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Illustration: Lazaro Gamio/Axios

With the departure of White House chief of staff John Kelly, the misinformation emanating from President Trump has only escalated.

What's happening: Alumni of this White House see a possible reason. Although Kelly was thwarted in many of his efforts to control the president, one place he made authentic inroads was clamping down on the paper flow to the Oval Office. "Anyone who circumvented that process was going to have a serious problem," said a former official who saw the transformation up close.

"It has devolved into anarchy," added another alumnus of Trump's White House.

  • "Someone mentioned to me a few days ago it's like the old [pre-Kelly] days of the administration, just with less people," this former official continued.
  • "The wild, wild west. ... At least during the early days, he had a bit of a buffer with Hope [Hicks] and [longtime bodyguard] Keith [Schiller] there."

Wednesday was Kelly's last formal day in the White House, but his influence had declined since he announced his departure on Dec. 8.

Since then, Trump has made several unusually specific factual assertions that were quickly shown to be inaccurate, suggesting more unvetted information may be reaching him than had been the case in the heyday of Kelly's control:

  • Arguably the most notable one: During Wednesday's devil-may-care, 95-minute Cabinet meeting, Trump said that back in 1979, the Soviet Union had invaded Afghanistan "because terrorists were going into Russia. They were right to be there." A Wall Street Journal editorial scolded: "We cannot recall a more absurd misstatement of history by an American President."
  • Walls as a weapon: Trump tweeted last Sunday: "President and Mrs. Obama built/has a ten foot Wall around their D.C. mansion/compound." The WashPost reported: "Obamas' neighbors [said] there is no such wall. The 8,200-square-foot structure, despite several security features, is completely visible from the street."
  • At the Cabinet meeting, Trump said: "[T]he Vatican has the biggest wall of them all." Dan Scavino, Trump's director of social media, had tweeted during the campaign: "Vatican City is 100% surrounded by massive walls." The NY Times reports: "Vatican City has walls, but they do not enclose the entire territory and visitors can easily enter some parts."
  • Also during the Cabinet meeting, per the NY Times, "Trump mocked India for doing no more in Afghanistan than building a library, which generated ... head scratching [in New Delhi] because, according to Indian news media, the country has not built a library in Afghanistan in many years."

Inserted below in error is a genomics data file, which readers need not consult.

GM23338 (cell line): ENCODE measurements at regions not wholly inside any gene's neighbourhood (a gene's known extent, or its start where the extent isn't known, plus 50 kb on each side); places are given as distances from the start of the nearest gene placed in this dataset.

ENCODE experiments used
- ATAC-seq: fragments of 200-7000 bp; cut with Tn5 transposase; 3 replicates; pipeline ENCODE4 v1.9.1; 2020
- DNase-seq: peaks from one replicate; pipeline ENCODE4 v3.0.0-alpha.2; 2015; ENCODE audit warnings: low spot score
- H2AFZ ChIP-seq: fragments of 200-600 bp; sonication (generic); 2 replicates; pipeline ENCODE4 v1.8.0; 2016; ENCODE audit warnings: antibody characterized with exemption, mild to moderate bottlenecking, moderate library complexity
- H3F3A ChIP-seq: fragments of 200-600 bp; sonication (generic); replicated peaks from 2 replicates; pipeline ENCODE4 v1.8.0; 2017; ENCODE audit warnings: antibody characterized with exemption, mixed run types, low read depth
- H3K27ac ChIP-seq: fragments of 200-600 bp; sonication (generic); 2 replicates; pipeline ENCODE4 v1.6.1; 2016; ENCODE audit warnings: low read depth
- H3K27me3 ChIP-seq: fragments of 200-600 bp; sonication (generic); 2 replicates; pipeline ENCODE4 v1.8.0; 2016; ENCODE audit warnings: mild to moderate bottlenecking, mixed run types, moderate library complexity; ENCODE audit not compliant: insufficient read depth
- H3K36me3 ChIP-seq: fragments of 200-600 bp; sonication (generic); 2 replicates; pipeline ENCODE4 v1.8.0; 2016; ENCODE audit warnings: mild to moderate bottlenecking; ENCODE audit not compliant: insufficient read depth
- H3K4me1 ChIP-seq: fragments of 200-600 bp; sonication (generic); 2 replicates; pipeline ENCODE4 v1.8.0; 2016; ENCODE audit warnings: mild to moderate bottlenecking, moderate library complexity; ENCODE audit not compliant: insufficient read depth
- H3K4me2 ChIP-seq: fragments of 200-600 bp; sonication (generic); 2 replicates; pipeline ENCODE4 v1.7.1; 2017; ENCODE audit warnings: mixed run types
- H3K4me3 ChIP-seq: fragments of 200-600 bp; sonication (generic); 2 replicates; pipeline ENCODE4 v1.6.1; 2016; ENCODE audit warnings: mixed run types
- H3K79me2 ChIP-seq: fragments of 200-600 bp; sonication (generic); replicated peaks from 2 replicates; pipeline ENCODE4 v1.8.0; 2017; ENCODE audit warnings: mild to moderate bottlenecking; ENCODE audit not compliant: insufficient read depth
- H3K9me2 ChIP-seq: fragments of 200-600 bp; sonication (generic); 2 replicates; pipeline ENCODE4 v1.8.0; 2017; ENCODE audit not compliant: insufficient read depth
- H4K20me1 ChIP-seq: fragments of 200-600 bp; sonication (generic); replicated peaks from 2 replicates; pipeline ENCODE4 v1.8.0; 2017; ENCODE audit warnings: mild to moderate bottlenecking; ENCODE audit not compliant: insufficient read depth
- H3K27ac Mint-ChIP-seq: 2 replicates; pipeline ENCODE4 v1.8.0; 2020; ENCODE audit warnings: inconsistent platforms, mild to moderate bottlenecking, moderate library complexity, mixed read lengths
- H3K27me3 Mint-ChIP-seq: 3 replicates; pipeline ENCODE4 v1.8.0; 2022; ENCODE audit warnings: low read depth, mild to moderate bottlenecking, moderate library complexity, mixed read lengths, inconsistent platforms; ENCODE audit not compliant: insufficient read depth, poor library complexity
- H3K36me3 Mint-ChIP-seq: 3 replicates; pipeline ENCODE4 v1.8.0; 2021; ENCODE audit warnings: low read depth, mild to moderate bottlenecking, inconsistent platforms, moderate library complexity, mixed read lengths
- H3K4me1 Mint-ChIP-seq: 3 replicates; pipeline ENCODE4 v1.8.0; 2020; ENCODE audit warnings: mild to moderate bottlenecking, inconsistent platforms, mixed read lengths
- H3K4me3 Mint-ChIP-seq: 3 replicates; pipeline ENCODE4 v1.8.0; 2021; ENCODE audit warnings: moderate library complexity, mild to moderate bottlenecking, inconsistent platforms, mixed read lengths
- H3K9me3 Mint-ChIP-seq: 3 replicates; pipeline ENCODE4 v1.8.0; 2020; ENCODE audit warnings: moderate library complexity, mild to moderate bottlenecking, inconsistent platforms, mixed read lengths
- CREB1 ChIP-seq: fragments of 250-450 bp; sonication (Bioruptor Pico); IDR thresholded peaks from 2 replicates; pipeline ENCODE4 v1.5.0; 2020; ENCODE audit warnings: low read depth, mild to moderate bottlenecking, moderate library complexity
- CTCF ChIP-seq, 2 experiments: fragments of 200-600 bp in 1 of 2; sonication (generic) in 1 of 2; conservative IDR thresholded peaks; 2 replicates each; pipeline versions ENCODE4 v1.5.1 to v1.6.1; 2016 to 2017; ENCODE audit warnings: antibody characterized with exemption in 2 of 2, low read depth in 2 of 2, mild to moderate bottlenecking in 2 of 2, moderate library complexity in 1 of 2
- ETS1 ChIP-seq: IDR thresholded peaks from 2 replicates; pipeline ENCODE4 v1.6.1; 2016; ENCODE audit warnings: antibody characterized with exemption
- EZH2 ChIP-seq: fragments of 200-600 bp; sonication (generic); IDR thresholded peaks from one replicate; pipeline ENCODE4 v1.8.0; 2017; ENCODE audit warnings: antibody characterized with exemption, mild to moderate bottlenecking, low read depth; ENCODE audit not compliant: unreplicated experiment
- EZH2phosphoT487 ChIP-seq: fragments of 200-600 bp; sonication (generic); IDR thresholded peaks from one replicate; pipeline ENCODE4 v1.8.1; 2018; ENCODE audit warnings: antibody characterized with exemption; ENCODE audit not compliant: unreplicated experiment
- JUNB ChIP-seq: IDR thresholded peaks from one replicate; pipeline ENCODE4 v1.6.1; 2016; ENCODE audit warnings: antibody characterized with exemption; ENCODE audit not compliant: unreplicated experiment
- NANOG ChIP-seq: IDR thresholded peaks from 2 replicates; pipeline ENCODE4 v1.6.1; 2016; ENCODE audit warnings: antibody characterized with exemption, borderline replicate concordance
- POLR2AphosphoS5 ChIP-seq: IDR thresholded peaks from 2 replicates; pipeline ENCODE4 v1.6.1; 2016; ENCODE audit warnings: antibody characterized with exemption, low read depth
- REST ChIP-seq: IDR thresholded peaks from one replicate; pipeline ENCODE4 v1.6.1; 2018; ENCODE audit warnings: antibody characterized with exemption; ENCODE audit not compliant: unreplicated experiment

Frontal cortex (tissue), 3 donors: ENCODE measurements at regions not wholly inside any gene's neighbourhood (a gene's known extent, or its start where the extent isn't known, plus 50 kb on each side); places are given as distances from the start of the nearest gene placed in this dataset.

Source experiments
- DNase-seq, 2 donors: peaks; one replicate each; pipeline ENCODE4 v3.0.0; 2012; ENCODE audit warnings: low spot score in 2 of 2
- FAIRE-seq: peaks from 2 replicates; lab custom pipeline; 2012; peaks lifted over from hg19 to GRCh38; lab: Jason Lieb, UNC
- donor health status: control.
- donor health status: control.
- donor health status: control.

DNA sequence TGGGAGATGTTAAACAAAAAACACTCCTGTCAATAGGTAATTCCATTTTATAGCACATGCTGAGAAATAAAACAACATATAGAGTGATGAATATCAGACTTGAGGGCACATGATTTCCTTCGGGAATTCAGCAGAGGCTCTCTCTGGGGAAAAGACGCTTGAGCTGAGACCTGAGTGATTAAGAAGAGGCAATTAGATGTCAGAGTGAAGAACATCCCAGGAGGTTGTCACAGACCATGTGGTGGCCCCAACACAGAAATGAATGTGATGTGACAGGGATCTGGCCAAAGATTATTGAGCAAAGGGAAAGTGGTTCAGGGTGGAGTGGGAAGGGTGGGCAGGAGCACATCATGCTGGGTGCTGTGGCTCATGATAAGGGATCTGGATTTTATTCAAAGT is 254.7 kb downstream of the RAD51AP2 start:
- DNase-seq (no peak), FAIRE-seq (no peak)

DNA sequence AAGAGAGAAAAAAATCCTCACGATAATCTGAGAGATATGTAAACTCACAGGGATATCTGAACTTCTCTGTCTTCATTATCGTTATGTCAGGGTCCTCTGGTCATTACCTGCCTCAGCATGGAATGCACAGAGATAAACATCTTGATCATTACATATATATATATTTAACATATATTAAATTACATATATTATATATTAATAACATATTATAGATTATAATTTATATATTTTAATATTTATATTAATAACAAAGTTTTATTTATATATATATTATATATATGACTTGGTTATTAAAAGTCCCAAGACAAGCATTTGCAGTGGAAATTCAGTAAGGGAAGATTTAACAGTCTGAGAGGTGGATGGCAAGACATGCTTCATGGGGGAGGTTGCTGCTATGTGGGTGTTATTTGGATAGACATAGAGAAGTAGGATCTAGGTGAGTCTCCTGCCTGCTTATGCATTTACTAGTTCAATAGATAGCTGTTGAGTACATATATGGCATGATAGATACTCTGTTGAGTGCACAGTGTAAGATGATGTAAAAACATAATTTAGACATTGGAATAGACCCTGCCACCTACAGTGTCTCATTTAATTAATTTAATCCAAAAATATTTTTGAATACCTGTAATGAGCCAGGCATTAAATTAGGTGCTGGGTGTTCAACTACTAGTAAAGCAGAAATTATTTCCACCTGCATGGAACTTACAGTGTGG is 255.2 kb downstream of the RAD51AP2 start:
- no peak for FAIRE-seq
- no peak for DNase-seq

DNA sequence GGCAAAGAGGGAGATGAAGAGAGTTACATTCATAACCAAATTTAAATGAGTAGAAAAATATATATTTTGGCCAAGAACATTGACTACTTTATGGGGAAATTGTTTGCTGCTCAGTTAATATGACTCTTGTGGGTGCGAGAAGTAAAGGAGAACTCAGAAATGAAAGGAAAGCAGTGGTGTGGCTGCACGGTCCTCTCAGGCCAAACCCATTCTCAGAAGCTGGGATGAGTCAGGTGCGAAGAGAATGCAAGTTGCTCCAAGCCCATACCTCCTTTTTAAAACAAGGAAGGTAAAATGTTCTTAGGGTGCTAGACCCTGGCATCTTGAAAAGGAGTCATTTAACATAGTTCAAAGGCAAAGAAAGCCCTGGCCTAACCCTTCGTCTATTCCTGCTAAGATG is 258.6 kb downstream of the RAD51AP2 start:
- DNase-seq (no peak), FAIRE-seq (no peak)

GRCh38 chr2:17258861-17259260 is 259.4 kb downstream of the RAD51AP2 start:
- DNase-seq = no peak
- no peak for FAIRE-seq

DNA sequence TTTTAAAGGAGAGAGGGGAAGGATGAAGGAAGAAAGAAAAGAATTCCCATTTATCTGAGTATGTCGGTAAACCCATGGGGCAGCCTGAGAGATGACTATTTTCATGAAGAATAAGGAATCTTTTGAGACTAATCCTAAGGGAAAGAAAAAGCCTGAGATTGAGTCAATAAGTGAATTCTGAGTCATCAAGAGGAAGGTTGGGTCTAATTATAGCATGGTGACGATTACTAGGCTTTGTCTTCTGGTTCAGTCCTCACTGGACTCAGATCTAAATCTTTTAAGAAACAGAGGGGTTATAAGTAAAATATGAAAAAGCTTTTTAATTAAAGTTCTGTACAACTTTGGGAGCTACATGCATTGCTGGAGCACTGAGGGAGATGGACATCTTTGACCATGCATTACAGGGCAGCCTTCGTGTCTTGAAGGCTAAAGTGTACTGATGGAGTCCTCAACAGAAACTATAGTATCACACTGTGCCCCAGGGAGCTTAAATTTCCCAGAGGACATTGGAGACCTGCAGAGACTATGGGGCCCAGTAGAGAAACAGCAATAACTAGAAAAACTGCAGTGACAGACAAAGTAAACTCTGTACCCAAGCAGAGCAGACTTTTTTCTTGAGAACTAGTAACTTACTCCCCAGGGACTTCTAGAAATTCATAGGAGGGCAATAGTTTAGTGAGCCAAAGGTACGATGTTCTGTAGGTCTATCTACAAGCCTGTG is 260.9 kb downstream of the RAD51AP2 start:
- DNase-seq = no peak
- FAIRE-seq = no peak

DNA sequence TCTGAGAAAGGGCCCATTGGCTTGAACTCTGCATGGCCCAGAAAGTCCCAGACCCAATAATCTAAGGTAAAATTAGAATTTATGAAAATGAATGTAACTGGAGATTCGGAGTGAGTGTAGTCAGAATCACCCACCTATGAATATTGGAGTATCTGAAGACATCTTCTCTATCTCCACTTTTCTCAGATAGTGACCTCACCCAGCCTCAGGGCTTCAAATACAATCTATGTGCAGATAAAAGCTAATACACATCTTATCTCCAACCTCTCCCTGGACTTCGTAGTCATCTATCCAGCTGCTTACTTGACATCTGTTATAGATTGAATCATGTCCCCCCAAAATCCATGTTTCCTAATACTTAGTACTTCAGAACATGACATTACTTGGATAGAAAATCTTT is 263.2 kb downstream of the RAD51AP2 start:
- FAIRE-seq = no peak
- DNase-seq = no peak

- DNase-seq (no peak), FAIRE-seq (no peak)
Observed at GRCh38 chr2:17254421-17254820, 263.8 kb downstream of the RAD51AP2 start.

• And then there's the president's depiction of how tariffs work. "China is paying us tremendous tariffs. We’re getting billions and billions of dollars of money pouring into the Treasury," he said Friday at a Rose Garden news conference. The NY Times points out: "The United States does not send China a bill for the cost of tariffs, which are often passed on to American importers or consumers."

Be smart: The WashPost called the Cabinet meeting "a fact-checking nightmare."

  • Better rest up: The president believes he pays no price for escalating inaccuracies, even ones that have been repeatedly debunked. ("Bottomless Pinocchios," the WashPost Fact Checker calls them.)
  • With most of his human guardrails gone, the unvetted language of Trump's rallies is once again a staple of his governing.

Go deeper:

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Go deeper

China launches first astronauts to new space station

The manned Shenzhou-12 spacecraft from China's Manned Space Agency onboard the Long March-2F rocket launches at the Jiuquan Satellite Launch Center in Jiuquan, Gansu province, China, on Thursday morning Beijing time. Photo: Kevin Frayer/Getty Images

China's Shenzhou 12 mission carrying three astronauts launched into orbit on Thursday morning Beijing time.

Why it matters: Astronauts Nie Haisheng, Liu Boming and Tang Hongbo are set to occupy China's new space station. This will be the country's longest crewed space mission ever and the first in almost five years.

Biden's two-step negotiating process

President Biden departs Geneva. Photo: Martial Trezzini/Pool/AFP via Getty

President Biden's summit "reset" was less about trying to make a friend out of Russia than reframing what the U.S. believes can be accomplished by engaging with President Vladimir Putin.

Driving the news: The Geneva meeting yielded no immediate breakthroughs beyond agreements about ambassadors returning to work and plans to launch talks on nuclear security. But in classic Biden fashion — aviators on, jacket off and a one-liner about invading Russia he had to clarify was a joke — the U.S. president used a post-summit news conference to explain his approach.

Scoop: NRCC to accept cryptocurrency donations

Illustration: Sarah Grillo/Axios

The Republicans' House campaign arm will begin accepting contributions in cryptocurrency, Axios has learned.

Why it matters: The National Republican Congressional Committee is the first national party committee to solicit crypto donations. That puts it at the forefront of a disruptive financial technology that could test campaign finance rules.